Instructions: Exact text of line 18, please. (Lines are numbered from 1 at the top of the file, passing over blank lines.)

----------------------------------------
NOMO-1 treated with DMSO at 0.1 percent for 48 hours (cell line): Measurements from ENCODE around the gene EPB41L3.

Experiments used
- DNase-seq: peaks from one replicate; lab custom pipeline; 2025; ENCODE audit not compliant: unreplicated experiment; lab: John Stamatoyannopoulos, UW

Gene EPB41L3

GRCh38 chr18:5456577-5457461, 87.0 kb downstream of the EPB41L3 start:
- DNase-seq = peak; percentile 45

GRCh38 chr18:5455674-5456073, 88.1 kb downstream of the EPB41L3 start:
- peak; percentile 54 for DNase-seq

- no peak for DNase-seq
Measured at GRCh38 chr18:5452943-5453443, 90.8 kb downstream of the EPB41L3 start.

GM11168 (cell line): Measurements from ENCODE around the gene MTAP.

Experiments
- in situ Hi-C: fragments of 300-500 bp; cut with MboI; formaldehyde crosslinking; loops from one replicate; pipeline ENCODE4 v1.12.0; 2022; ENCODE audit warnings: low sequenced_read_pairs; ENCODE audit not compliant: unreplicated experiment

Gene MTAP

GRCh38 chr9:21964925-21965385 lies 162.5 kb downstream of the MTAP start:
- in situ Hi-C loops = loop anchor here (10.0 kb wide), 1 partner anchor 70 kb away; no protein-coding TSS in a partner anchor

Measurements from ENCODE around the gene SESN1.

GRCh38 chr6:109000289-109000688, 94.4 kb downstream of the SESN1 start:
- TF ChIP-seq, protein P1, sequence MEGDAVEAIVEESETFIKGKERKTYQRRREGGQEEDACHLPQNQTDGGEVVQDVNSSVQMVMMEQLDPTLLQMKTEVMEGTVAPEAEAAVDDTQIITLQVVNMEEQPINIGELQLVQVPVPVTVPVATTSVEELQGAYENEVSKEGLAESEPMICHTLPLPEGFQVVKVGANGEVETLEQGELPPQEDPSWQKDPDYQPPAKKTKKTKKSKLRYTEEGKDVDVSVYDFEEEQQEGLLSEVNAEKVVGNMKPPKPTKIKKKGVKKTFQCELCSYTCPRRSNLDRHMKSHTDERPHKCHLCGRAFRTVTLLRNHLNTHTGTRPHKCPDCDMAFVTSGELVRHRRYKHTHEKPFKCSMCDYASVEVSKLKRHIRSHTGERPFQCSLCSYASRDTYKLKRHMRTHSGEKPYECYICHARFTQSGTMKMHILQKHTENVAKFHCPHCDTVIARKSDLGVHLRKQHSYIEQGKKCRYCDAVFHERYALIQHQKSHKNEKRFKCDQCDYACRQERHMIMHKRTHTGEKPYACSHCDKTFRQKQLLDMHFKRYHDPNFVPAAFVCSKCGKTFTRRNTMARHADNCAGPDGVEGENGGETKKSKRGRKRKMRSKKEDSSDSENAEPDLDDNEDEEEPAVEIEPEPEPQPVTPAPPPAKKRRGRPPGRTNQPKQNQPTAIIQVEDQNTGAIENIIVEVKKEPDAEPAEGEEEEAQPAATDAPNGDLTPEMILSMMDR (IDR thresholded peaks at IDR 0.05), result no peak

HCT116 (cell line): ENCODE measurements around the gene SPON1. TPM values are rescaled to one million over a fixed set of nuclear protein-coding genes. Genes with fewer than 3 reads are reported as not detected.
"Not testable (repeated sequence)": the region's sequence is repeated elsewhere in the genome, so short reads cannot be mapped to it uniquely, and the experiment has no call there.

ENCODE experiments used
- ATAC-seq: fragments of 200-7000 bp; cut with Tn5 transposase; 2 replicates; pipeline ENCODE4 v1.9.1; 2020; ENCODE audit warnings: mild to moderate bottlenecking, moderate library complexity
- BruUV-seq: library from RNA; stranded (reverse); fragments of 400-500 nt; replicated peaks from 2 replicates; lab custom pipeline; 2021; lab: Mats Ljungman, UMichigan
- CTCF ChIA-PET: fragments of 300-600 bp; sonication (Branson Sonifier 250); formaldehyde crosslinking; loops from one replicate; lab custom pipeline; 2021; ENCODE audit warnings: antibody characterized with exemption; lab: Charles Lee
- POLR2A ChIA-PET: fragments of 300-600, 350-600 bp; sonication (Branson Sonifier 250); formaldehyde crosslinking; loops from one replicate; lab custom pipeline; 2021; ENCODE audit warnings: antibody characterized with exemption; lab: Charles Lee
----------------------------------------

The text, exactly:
GRCh38 chr6:109000289-109000688, 94.4 kb downstream of the SESN1 start: